TOKYO — The 2004 Olympic Games planted the idea in Jordyn Wieber’s mind. As a 9-year-old, she watched Carly Patterson win the all-around gold medal and decided she wanted to become an Olympic gymnast, too. As Wieber progressed through the sport, another major vision surfaced: She hoped to compete in college.

Wieber grew up in Michigan, a state with two Big Ten Conference programs. She watched NCAA competitions, noticing an energy that feels different than at the club level. Coaches wore their team apparel when visiting her gym, filled with college prospects, and she was excited when her turn to go through the recruiting process arrived. Before Wieber reached high school, she emerged as a rising star in U.S. elite gymnastics, and she was on the path to make the 2012 Olympic team. Any college program would have loved to have her, and Wieber gravitated toward UCLA.

Wieber then won the all-around title at the 2011 world championships. She received calls from agents and potential sponsors. As the world’s best gymnast, numerous opportunities arose — more than she realized a gymnast could receive before becoming an Olympian. So, at 16, she had to choose.

Because of the NCAA’s long-standing amateurism principle, which the governing body finally loosened this month, Wieber couldn’t accept money and maintain her eligibility. There was no perfect answer. No option allowed her to pursue both the professional opportunities and a college career — an excruciating dilemma that future gymnasts won’t have to endure now that the NCAA allows prospective and current college athletes to profit from their name, image and likeness. Wieber didn’t have that flexibility, and she decided to forgo her eligibility.

“It’s just not monetary,” said Valorie Kondos Field, who coached at UCLA until 2019. “It’s not just about the fame and the fortune. It’s about that heart of an athlete, that heart of a champion that was cut off — in her prime.”

Wieber badly wanted to be part of a college team — so much that she still attended UCLA after winning a gold medal at the 2012 Games and served as a team manager, moving mats and chalking bars as the others competed. She embraced that role, and it led to a volunteer assistant coaching position. But she could never participate in that second act of her gymnastics career.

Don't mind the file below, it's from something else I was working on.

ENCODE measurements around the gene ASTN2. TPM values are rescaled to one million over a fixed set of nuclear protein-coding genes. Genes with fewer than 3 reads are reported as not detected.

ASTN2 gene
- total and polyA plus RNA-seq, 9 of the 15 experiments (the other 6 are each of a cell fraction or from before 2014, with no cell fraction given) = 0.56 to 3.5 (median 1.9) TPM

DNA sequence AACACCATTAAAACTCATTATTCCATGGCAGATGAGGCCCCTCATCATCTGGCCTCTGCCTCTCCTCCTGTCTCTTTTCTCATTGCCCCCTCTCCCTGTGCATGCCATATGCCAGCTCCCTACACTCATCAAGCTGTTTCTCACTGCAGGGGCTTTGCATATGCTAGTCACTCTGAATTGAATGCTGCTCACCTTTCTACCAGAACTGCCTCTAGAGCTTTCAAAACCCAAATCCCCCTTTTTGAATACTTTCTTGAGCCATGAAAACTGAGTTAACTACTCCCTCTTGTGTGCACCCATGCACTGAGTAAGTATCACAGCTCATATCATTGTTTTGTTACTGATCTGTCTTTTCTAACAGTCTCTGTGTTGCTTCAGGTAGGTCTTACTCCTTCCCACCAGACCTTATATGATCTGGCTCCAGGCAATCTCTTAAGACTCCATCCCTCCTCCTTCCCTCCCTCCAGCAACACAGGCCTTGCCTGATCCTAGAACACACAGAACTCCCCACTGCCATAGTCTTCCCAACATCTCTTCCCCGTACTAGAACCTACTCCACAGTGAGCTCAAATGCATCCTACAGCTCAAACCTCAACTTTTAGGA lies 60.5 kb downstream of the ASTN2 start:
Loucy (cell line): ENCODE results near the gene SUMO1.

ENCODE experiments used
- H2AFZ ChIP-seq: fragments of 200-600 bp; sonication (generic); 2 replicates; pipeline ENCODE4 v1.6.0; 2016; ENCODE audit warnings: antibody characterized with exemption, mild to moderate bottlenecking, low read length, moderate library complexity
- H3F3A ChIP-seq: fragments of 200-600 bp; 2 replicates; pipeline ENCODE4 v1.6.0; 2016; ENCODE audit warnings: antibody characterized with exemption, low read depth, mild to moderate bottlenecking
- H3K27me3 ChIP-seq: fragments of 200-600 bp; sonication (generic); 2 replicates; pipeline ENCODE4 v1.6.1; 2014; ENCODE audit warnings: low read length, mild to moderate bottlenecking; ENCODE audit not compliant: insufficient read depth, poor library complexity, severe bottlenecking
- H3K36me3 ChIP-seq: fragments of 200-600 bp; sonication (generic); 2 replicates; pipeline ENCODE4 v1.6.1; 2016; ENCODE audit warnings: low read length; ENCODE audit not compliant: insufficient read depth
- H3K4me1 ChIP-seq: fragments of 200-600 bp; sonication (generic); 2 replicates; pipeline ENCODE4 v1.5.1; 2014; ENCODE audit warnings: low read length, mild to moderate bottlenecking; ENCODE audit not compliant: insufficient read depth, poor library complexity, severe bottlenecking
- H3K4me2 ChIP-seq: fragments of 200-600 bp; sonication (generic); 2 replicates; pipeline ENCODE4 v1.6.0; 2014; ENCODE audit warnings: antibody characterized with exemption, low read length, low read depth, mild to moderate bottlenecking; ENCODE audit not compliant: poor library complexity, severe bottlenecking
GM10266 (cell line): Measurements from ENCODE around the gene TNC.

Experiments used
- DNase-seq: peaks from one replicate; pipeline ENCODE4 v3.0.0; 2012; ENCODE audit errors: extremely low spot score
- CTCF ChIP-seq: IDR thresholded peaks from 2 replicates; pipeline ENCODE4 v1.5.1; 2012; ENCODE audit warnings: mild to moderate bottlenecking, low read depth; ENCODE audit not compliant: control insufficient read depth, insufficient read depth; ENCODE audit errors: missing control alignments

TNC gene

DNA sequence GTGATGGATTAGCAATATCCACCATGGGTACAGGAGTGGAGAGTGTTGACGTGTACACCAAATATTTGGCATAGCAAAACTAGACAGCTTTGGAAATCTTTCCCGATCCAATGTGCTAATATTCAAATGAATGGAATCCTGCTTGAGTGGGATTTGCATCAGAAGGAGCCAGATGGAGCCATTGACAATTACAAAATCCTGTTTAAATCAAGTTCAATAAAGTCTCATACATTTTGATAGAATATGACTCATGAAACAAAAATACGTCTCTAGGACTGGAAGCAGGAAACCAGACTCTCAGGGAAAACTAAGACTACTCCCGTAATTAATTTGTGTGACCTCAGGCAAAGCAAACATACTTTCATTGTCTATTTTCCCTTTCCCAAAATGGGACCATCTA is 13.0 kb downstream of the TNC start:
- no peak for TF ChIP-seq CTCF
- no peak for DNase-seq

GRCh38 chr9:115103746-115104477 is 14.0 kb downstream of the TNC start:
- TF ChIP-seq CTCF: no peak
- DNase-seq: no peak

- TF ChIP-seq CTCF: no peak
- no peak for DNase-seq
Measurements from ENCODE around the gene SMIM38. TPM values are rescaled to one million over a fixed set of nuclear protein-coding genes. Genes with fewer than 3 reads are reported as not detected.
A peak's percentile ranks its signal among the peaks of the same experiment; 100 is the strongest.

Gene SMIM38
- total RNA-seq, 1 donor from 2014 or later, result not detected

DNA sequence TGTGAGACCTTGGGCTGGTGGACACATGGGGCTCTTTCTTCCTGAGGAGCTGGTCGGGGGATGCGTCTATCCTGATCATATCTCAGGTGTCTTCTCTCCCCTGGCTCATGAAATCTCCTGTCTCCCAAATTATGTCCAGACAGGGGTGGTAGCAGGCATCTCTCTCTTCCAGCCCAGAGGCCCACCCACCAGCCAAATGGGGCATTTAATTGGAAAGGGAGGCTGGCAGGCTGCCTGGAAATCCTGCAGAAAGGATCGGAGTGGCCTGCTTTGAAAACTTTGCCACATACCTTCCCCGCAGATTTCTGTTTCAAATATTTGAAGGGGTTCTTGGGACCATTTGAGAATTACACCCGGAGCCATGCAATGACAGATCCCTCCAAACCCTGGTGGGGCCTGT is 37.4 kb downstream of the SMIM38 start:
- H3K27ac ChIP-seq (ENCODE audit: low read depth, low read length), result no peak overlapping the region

“I always said when I got to college, ‘I wish I could have done both,’ ” said Wieber, now the coach at Arkansas. “I don’t have any regrets with my decision, but now I’m so glad that, especially the athletes that we’re recruiting, they don’t have to make that decision anymore.”

If not for the NCAA’s recent rule change, the U.S. gymnasts in Tokyo could have been navigating similar circumstances. Four of the six team members are heading to college programs in time for the 2022 season, which begins in January. Under the previous rules, these college-bound Olympians could have only profited through endorsements and appearances if they waited until after their NCAA careers. By then, they would be four years removed from their Tokyo accomplishments, and a new group of U.S. Olympians would have already competed in Paris.

Pay-for-play agreements are still not permitted, but many of the opportunities available to gymnasts — and other Olympic athletes — are deals allowed through the new NIL interim policy.

The average age of the U.S. women’s gymnastics team has trended up since Wieber competed in 2012, but compared with their peers in other sports, these athletes are still young when they reach their peak popularity. American gymnasts usually pursue their elite careers first, aiming for a spot on the Olympic team, then go to college programs afterward. MyKayla Skinner reversed that norm, making the team for Tokyo after competing at Utah for three seasons.